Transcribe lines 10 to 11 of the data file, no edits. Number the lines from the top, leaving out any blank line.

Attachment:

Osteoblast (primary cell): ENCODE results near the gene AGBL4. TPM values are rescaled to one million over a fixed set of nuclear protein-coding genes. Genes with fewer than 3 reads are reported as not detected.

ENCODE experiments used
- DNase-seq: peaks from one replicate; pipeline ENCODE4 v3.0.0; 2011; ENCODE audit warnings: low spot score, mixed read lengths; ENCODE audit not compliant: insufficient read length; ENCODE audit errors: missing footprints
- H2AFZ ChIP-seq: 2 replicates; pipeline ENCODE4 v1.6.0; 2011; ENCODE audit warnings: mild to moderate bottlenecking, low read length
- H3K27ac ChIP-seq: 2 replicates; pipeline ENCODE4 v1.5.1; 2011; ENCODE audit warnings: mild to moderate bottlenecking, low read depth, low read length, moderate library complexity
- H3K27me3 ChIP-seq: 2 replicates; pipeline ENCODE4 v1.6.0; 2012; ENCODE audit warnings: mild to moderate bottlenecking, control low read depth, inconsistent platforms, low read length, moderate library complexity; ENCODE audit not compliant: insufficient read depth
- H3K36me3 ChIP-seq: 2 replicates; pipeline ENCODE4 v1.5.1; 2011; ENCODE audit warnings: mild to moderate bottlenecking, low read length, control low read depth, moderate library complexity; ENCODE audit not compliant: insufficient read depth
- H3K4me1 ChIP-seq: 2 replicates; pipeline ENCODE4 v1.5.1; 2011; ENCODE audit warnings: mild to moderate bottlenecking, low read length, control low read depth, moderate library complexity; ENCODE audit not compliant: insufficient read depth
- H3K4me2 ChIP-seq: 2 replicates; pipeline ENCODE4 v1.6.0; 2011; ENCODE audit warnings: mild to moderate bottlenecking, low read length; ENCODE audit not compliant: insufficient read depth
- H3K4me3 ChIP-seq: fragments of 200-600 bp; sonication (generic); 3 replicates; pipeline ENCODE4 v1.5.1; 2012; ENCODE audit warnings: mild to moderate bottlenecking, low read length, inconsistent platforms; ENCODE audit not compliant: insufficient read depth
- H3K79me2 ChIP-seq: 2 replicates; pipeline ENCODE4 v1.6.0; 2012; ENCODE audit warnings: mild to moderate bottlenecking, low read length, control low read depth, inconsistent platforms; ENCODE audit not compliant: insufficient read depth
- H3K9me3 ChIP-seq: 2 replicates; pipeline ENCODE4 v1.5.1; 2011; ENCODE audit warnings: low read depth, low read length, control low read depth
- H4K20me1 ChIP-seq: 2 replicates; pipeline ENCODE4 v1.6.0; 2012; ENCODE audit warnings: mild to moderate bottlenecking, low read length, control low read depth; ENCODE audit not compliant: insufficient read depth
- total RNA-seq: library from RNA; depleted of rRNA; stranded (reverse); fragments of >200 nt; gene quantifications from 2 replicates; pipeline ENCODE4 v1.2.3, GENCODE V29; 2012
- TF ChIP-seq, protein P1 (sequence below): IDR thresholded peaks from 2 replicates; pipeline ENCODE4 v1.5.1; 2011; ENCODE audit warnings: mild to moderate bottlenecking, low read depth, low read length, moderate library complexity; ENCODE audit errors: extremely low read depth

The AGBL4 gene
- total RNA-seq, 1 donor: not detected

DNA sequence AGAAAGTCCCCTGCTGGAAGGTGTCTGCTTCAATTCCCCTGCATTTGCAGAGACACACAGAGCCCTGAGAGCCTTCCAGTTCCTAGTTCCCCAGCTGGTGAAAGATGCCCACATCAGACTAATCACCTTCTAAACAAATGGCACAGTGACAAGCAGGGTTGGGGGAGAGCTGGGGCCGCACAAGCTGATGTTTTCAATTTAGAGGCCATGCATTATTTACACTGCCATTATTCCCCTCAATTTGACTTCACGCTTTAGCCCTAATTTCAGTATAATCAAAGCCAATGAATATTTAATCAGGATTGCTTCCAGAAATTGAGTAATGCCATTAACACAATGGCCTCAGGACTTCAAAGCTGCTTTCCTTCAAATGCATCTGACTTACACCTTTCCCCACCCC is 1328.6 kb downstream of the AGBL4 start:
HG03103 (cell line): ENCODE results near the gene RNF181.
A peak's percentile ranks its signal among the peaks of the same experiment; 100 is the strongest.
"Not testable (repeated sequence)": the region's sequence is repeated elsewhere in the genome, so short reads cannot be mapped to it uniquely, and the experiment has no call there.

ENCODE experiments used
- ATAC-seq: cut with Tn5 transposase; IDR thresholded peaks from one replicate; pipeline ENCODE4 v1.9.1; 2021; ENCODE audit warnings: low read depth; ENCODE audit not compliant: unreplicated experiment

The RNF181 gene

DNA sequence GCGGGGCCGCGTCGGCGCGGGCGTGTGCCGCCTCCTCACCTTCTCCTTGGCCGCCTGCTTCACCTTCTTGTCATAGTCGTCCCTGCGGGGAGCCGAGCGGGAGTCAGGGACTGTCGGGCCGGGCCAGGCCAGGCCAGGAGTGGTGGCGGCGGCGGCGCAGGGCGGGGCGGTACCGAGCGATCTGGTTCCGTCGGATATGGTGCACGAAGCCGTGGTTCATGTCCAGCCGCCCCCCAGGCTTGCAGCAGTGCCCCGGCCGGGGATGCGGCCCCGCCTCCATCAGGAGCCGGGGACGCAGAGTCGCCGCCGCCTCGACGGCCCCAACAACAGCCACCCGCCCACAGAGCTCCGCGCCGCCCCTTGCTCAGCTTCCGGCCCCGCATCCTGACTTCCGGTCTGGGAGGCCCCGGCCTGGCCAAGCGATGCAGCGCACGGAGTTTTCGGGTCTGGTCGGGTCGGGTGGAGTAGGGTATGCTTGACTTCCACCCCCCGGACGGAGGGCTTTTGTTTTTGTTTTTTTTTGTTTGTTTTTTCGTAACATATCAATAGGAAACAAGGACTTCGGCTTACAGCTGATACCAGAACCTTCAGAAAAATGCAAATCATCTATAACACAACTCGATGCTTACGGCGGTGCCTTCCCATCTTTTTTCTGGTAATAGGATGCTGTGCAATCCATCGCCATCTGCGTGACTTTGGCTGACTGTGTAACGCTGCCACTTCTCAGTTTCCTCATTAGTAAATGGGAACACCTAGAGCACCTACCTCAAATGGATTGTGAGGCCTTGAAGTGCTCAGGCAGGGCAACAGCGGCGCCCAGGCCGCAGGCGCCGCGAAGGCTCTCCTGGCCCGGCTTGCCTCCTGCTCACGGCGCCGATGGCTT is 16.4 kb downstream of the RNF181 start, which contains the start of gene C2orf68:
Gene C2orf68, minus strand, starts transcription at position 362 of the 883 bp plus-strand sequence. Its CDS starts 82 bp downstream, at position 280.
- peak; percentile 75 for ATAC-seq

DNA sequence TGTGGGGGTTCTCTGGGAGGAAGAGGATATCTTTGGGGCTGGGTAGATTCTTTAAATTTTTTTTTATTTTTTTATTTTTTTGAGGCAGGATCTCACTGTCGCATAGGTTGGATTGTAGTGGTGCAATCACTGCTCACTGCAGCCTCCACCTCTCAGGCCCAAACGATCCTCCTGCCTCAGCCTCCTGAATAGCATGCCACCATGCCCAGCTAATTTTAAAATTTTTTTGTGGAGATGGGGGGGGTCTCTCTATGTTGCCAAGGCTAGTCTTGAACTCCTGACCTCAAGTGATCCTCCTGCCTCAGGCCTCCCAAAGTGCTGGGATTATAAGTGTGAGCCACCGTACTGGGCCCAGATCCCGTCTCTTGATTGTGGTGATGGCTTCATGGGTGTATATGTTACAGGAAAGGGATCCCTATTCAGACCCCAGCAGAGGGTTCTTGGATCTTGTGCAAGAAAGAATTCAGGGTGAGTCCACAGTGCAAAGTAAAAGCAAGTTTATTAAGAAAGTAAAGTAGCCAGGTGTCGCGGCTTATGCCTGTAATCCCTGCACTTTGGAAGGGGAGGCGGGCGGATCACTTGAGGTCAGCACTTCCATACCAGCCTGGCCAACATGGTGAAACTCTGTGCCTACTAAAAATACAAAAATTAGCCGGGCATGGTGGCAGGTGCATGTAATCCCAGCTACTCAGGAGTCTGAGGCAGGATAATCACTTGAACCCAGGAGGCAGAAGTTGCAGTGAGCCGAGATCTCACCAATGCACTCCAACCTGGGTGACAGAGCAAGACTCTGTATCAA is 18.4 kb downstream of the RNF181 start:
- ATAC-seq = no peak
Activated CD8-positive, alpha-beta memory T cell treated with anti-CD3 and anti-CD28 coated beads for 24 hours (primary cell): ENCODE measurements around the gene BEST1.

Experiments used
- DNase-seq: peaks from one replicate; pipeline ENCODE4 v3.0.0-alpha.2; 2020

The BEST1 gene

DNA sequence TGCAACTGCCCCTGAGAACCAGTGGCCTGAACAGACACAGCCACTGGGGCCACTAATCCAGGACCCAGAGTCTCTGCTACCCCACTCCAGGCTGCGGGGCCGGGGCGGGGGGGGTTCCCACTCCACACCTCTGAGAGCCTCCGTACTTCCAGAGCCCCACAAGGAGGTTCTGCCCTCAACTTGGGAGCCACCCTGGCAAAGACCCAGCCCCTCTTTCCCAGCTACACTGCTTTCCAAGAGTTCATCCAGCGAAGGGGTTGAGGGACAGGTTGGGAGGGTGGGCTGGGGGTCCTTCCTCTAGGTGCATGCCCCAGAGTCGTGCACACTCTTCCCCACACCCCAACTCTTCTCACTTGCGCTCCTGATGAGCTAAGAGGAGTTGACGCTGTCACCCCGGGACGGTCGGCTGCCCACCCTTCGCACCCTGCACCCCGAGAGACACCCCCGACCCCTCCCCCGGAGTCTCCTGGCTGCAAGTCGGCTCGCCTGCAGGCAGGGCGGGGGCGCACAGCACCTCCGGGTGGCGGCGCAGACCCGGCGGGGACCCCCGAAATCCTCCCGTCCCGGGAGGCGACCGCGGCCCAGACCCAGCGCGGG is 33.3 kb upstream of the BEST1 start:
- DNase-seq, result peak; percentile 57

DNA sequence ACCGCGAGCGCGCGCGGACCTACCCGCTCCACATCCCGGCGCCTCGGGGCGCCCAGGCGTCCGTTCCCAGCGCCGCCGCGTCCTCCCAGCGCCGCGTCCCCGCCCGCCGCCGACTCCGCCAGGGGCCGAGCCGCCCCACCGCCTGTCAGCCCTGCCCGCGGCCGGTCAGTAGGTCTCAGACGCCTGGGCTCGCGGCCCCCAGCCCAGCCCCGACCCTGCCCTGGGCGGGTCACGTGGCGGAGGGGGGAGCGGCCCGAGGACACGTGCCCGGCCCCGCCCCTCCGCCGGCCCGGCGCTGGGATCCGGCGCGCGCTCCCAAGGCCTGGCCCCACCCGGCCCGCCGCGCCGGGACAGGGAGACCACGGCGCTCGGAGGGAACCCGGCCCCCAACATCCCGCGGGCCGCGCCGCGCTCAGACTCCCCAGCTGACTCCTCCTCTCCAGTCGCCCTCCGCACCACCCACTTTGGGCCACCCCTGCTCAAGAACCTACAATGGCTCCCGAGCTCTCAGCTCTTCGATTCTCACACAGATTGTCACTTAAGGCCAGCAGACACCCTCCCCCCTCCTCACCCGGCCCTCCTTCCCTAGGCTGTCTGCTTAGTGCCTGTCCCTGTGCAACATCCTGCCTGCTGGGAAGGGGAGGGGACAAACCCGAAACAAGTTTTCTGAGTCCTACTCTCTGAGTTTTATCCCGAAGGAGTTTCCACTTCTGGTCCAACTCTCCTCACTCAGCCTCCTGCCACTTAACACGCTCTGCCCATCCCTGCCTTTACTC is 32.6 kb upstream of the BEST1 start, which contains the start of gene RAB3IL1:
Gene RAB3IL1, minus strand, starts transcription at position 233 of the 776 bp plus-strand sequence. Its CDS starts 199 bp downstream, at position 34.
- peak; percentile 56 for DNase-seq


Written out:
- H3K4me3 ChIP-seq: fragments of 200-600 bp; sonication (generic); 3 replicates; pipeline ENCODE4 v1.5.1; 2012; ENCODE audit warnings: mild to moderate bottlenecking, low read length, inconsistent platforms; ENCODE audit not compliant: insufficient read depth
- H3K79me2 ChIP-seq: 2 replicates; pipeline ENCODE4 v1.6.0; 2012; ENCODE audit warnings: mild to moderate bottlenecking, low read length, control low read depth, inconsistent platforms; ENCODE audit not compliant: insufficient read depth